United States District Court, S.D. New York
July 2, 2004.
EEOC, et al., Plaintiffs,
MORGAN STANLEY & Co., et al., Defendants.
The opinion of the court was delivered by: RONALD ELLIS, Magistrate Judge
OPINION & ORDER
The parties in this class action sex discrimination lawsuit
have submitted to the Court motions seeking to exclude expert
testimony at trial under Federal Rule of Evidence 702 and
Daubert v. Merrell Dow Pharmaceuticals, Inc., 509 U.S. 579
(1993). For the reasons discussed below, the motions to exclude
Dr. Farrell Bloch, Dr. Barbara Gutek, Dr. William Wecker, Dr.
Louis L. Wilde, and Sheldon Wishnick are DENIED; the motions to
exclude Dr. William Bielby, Dr. June O'Neill, and Dr. Christopher
Winship are DENIED, IN PART, and GRANTED, IN PART; and the
motions to exclude Roger Blanc and Dr. Ira T. Kay are GRANTED.
The motions to exclude proposed experts span topics that
include statistics, sociology, and damages. In total, plaintiff
Equal Employment Opportunity Commission ("EEOC") has submitted
six motions to exclude, plaintiff-intervenor Allison Schieffelin
("Schieffelin") has submitted one, and defendants Morgan Stanley
& Co., Inc. and Morgan Stanley Dean Witter ("Morgan Stanley")
have submitted three. Judge Richard M. Berman recently severed the EEOC's pattern and
practice claim from Schieffelin's individual claims to conduct
separate trials. See Order Dated June 3, 2004 at 1-2. Damages
will be determined in a third, subsequent proceeding, in a format
yet to be determined. See id. at 2. The experts challenged in
the motions before the Court span all three proceedings.
A. STANDARD OF ANALYSIS
Federal Rule of Evidence ("Rule") 702 governs the admissibility
of expert testimony at trial:
If scientific, technical, or other specialized
knowledge will assist the trier of fact to understand
the evidence or to determine a fact in issue, a
witness qualified as an expert by knowledge, skill,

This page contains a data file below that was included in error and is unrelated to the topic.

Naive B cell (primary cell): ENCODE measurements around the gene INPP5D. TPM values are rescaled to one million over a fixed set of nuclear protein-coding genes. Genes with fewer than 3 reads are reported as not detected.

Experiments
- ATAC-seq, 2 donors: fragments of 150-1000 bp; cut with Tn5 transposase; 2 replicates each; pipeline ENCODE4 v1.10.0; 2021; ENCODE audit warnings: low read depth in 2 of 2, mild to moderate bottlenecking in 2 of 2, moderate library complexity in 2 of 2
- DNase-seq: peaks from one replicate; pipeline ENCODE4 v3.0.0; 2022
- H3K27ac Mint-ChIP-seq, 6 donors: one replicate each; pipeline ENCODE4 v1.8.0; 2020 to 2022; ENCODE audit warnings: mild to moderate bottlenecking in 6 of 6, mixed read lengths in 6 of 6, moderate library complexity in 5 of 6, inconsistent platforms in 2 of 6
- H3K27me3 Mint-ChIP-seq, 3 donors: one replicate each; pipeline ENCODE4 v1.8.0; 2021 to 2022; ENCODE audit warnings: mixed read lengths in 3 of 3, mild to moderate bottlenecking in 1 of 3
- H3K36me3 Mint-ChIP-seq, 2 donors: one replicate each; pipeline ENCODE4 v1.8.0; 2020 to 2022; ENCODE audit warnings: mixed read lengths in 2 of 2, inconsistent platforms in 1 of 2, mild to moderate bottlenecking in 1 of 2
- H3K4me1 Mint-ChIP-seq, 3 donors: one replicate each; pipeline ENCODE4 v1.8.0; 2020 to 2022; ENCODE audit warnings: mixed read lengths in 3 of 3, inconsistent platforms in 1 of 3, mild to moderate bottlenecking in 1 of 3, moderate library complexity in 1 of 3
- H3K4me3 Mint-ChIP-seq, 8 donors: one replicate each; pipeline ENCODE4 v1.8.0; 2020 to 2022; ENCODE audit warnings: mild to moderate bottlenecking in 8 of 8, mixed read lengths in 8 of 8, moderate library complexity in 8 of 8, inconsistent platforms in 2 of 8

experience, training, or education, may testify
thereto in the form of an opinion or otherwise, if
(1) the testimony is based upon sufficient facts or
data, (2) the testimony is the product of reliable
principles and methods, and (3) the witness has
applied the principles and methods reliably to the
facts of the case.
Rule 702, most recently amended in 2000, reflects the United
States Supreme Court's analysis of the admissibility of expert
testimony in Daubert v. Merrell Dow Pharmaceuticals, Inc.,
509 U.S. 579 (1993), and Kumho Tire Co. v. Carmichael, 526 U.S. 137
(1999). See FED. R. EVID. 702 advisory committee's notes at
423. The Daubert Court established that Rule 702 imposes a
special role on the trial court to function as a "gatekeeper"
regarding the admissibility of expert testimony, determining both
its relevance and its reliability. 509 U.S. at 589; see also
Amorgianos v. Nat'l R.R. Passenger Corp., 303 F.3d 256
, 265 (2d
Cir. 2002). The Court discussed a non-exhaustive list of specific
factors that a court may consider, such as (1) whether the
expert's theory or technique can be, or has been, tested; (2)
whether the theory or technique has been subjected to peer review
and publication, (3) the known or potential rate of error of a
particular technique and the existence and maintenance of
standards and controls, and (4) whether the technique or theory has been generally accepted
in the scientific community. See Daubert, 509 U.S. at 593-94.
In its Kumho opinion, the Court made clear that the trial
court's gatekeeping obligation established under Daubert
applies to all testimony based on "technical or other specialized
knowledge," and not just scientific knowledge. Kumho, 526 U.S.
at 141. It also held that the factors articulated in Daubert
may apply to nonscientific expert testimony, id. at 150-51, but
that the trial court possesses flexibility in determining what
are reasonable measures of reliability. Id. at 152. The trial
court's discretion in determining how to assess reliability,
the Kumho court determined, should be as broad as its
discretion regarding whether to find relevant evidence
reliable. Id.; see also Robert Zaremba v. G.M.C.,
360 F.3d 355, 357-58 (2d Cir. 2004).
In Daubert, 509 U.S. at 595, the Court highlighted the fact
that the trial court's focus regarding admissibility must be
"solely on principles and methodology, not on the conclusions
that they generate." See also Amorgianos, 303 F.3d at 266
("the district court must focus on the principles and methodology
employed by the expert, without regard to the conclusions the
expert has reached or the district court's belief as to the
correctness of those conclusions"). Testimony that meets the
standards of Rule 702 is still subject to the rigors of
"[v]igorous cross-examination, presentation of contrary evidence,
and careful instruction on the burden of proof," which provide
the "traditional and appropriate means of attacking shaky but
admissible evidence." Daubert, 509 U.S. at 596. The Advisory
Committee Notes accompanying Rule 702 observe that "the rejection